It was a cat, not a bomb, parents tell their children in Landhi

Published: January 26, 2013

Saeed holds his son Ayan. He told him that the bomb was actually just a cat being beaten on the roof. They stand in their alleyway in Sherpao Colony, Landhi. PHOTO: MAHIM MAHER/EXPRESS

Someone beat a cat on the roof. This was the explanation Saeed gave his tiny son on Thursday night.

“Billi ko kisi ne mara.”

(Somebody hit a cat.)

Ayaan, who prefers chewing the handle of his rattle to the rattle itself, was one of the hundreds of children who heard or saw the bombs that went off just a stone’s throw from their Landhi homes in Sherpao Colony. Saeed came back from work as a part-time cook in DHA to find the three year old clinging to his mother and running a fever.

“It was just a cat. Just a cat,” he kept repeating.

Ayaan’s four-year-old cousin, however, has been begging her mother to take them some place far away. She doesn’t care if it was a cat.

The double bombing which killed three people isn’t much news the day after. The grenade happened first, and when people rushed to the spot, an IED went off. It was hidden in a ground covered by smoldering garbage at the edge of the neighbourhood that borders a graveyard.

This is the mini landfill site where the bombs went off, one a grenade and one an IED, hidden in the garbage. On Friday, the ground next to it was filled with kids from the colony playing cricket.

At two separate points the graveyard’s boundary wall is peppered with marks from the shrapnel. Most of the pieces have been since removed and some people have already packed dirt into the crevices.

The wall of the graveyard next to the garbage dump which took the brunt of the first or second explosion in Landhi’s Sherpao Colony on Thursday

The garbage dump was a good place to put the bomb. A large craggy pit is being slowly filled with the garbage, which according to one resident will be used to level it so they can build over. The only problem is that the pir of a mazaar at the end of the depression claims one acre and doesn’t want the settlement to spread right up to his doorstep.

A cricket ball flies over from one of the dozen or so games being played and lands in the pit. Two young men go after it. It is a day off for Eid Miladun Nabi and everyone is out to play.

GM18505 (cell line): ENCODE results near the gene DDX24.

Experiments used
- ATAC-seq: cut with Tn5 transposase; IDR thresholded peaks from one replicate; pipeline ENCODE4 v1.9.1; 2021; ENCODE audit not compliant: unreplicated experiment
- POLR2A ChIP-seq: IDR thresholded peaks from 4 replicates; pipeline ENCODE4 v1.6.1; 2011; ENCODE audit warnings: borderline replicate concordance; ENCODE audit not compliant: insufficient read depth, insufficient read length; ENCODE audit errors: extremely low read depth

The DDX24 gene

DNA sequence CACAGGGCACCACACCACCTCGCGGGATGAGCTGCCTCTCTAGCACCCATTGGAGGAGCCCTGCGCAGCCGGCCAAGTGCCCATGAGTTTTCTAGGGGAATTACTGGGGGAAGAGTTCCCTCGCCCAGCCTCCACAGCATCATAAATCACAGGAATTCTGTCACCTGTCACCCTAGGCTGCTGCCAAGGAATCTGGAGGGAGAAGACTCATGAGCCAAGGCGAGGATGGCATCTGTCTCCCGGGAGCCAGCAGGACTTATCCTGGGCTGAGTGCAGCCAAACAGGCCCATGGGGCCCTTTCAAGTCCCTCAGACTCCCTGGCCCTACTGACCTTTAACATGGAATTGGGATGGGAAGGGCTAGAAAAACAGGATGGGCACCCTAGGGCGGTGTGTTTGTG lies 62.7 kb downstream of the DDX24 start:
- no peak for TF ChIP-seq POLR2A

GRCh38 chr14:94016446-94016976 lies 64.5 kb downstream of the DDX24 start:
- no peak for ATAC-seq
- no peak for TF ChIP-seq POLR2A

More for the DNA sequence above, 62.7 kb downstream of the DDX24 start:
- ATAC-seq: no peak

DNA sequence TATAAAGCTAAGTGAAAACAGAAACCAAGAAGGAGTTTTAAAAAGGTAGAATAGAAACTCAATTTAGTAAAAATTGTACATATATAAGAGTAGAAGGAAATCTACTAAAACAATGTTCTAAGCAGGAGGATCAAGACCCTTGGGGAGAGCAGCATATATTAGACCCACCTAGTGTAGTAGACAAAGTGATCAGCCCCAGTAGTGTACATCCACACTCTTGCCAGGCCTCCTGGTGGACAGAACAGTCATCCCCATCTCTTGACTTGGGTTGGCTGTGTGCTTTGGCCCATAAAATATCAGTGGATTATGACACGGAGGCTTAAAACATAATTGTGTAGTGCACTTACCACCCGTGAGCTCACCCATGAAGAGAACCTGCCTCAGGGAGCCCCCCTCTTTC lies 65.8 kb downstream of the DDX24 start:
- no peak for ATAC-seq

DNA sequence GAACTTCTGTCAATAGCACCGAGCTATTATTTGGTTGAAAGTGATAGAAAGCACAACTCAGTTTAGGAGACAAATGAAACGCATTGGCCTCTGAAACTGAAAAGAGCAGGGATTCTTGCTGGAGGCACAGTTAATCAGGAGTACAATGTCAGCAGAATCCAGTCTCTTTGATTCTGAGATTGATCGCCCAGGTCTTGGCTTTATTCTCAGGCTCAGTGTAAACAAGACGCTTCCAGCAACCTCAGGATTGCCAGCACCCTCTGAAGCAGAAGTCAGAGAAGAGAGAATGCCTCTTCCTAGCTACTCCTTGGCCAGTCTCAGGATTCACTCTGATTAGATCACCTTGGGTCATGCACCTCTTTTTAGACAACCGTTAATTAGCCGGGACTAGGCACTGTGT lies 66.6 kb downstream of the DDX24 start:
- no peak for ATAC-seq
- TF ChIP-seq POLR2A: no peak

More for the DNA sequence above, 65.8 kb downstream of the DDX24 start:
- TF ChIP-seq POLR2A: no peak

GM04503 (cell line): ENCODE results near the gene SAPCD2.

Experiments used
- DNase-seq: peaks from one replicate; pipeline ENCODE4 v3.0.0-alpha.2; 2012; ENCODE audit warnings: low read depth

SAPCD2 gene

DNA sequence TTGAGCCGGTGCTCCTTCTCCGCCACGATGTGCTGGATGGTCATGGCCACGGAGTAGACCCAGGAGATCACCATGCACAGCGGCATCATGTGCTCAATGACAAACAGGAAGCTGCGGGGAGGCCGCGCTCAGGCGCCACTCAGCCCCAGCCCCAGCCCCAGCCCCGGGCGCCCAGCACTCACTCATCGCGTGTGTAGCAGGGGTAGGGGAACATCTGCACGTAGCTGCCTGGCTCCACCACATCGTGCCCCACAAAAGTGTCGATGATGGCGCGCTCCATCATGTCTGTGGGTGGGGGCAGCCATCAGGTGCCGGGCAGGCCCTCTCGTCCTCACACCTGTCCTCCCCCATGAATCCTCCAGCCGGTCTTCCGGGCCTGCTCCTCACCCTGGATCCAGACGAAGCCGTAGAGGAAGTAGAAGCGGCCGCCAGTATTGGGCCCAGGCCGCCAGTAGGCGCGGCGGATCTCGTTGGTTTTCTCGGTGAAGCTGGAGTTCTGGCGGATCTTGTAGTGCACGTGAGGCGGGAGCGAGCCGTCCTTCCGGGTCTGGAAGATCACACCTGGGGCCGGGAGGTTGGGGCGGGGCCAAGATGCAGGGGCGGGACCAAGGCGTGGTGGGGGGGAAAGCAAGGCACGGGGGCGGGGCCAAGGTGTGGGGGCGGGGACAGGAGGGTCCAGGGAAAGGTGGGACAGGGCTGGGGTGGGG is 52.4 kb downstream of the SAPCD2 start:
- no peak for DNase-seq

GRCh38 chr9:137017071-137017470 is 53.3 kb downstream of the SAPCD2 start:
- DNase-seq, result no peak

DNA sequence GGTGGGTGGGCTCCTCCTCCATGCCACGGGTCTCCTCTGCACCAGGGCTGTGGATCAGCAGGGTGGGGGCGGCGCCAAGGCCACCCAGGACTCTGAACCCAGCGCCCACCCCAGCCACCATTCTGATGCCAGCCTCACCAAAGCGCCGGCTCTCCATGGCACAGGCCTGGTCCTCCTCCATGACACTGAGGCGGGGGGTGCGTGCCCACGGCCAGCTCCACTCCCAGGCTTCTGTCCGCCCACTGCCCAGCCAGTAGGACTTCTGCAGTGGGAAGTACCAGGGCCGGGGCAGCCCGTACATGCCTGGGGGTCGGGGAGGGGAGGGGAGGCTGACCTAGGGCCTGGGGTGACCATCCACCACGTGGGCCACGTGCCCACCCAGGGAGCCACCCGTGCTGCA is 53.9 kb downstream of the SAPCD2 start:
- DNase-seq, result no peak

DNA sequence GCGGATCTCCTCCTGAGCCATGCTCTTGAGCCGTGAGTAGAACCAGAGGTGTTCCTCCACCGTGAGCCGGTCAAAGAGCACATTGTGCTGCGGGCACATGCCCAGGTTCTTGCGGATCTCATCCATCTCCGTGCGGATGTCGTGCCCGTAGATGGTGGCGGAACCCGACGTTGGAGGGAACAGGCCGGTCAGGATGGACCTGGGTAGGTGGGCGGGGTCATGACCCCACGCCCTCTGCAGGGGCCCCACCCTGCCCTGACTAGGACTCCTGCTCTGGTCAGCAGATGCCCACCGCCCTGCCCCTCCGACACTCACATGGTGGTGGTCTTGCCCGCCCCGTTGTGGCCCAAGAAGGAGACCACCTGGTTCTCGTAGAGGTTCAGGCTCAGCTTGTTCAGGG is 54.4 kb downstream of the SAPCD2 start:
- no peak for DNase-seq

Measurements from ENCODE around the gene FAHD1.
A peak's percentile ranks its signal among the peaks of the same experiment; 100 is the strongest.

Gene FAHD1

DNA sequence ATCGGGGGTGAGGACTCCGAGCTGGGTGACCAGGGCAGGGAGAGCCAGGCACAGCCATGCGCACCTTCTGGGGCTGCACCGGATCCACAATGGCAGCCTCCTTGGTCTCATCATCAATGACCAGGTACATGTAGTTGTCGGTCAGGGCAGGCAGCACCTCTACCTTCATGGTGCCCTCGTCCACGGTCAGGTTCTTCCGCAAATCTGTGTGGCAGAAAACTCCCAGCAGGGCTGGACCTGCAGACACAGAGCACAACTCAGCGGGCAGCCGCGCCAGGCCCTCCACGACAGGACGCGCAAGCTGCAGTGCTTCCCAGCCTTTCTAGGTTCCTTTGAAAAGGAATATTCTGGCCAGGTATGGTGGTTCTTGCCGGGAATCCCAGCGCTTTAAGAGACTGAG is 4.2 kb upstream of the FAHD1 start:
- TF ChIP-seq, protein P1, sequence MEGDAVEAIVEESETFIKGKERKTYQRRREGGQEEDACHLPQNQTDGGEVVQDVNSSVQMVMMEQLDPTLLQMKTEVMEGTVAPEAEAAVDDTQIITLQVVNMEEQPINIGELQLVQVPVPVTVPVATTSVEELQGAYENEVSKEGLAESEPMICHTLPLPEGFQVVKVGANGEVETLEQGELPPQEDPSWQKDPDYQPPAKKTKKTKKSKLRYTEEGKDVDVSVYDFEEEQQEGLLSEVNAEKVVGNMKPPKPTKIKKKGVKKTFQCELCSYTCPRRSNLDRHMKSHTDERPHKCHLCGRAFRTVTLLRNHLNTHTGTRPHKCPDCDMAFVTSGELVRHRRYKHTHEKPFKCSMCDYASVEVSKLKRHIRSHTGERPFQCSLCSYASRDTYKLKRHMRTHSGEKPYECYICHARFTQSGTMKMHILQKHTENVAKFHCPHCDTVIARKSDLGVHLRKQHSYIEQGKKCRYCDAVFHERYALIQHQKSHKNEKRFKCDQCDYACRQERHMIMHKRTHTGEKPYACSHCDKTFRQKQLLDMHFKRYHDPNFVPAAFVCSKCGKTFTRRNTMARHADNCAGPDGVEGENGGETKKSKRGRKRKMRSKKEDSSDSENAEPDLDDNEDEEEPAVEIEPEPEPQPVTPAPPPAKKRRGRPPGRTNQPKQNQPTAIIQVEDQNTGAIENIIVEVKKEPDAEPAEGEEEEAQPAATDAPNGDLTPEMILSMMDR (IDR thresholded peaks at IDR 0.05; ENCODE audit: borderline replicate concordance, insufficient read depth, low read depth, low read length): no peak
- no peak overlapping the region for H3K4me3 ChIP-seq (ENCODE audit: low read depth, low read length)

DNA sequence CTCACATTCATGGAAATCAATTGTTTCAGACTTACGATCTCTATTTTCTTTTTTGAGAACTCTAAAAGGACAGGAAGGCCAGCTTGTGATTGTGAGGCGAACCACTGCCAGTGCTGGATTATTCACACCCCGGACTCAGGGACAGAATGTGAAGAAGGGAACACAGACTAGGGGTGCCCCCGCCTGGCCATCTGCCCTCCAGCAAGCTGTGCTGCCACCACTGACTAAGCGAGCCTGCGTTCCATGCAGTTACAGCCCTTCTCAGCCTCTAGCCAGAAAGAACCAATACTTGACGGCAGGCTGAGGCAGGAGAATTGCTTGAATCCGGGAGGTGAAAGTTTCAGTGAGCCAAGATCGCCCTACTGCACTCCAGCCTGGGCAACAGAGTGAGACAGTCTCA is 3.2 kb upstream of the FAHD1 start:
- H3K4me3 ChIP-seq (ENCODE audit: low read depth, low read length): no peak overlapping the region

“Yeah, you’re CID, you tell her who planted the bomb,” says one of the boys to take a jab at a buddy.

His friend sidles away from the group that has gathered around, keen to recount what happened.

The children skip ahead to show the way to Humair’s house. He lives just a stone’s throw from the crime scene and was injured in the second explosion. The Landhi neighbourhood is mostly filled with Pashto speaking families from Abbottabad, Hazaaras, from Battgram.

A rickshaw weaves through the wickets to stop at a doorway in the nearest alley. Humair has come home from the hospital. He was caught in the second bombing.

The nine-year-old has a canulla taped to his wrist and a dazed look in his eye.

Humair was injured in the second IED explosion on Rehri Road near Sherpao Colony. He just returned from the hospital on Friday.

He was walking down the slope of the graveyard’s wall with 2kg of sugar and 1kg of flour when the second bomb went off.

In this neighbourhood most of the men are out during the day at work and only the more aware young boys go out to get the groceries because the women observe purdah.

“I’m never going to get groceries again,” he says.

PHOTOS: MAHIM MAHER

Read more by Mahim here or follow her on Twitter @Mahim_Maher 

mahimmaher

Mahim Maher

The editor for the Karachi city pages at The Express Tribune.

The views expressed by the writer and the reader comments do not necessarily reflect the views and policies of The Express Tribune.

  • Aijaz Haider

    Nice read – thanks.Recommend

  • Parvez

    Nice way to draw attention to something that needs attention…………but sadly is being treated as a 24 hr news flash.Recommend

  • crap

    The first caption says the cat was being heated on the roof….I don’t think this was a good explanation. or should it be beaten(ed?)?Recommend

  • zulfiqar Ali s

    Oh nice, heart touching, appreciated.Recommend

  • kiran

    its so sad, that we take these things so normally. like no big deal? too strong or too coward?
    Wish we could do something about it.Recommend

  • stranger

    Life goes on .Hats off to these people who are getting on with their lives in times of turmoil hoping for an end .Recommend

  • sars

    umm why is beating a cat an acceptable thing?Recommend

  • TrollWatch

    @sars: I really hope you’re just trolling. A parent soothes his traumatized child after a bomb blast, and all you can do is bemoan the implicit acceptance of cruelty to animals? What even is the pertinence of a term like “cruelty to animals” in a context where young children are witness to bombings?
    And yes, beating a cat is more acceptable than setting off a bomb. Blunt though that is.Recommend

  • sars

    The point is that a society that feels that cruelty to animals is acceptable is also one that accepts cruelty to other weaker beings ( mentally retarded, women, wives, females, children etc). maybe this is one of the reasons we live in such an intolerant and violent society.Recommend

  • ayza abid

    Not only is the range of violence extensive, so is the trauma. This nation is slipping into despair and mental illnesses. Denial will only increase the problem. Psychologists, psychiatrists and educationists need to take immediate action. Raising security levels, posting soldiers and barriers is a treatment, not the cure. A mental health policy involving psychologists which are numerous in every university actively helping people in schools, hospital (emergency dept) governmental setups is desperately needed. Recommend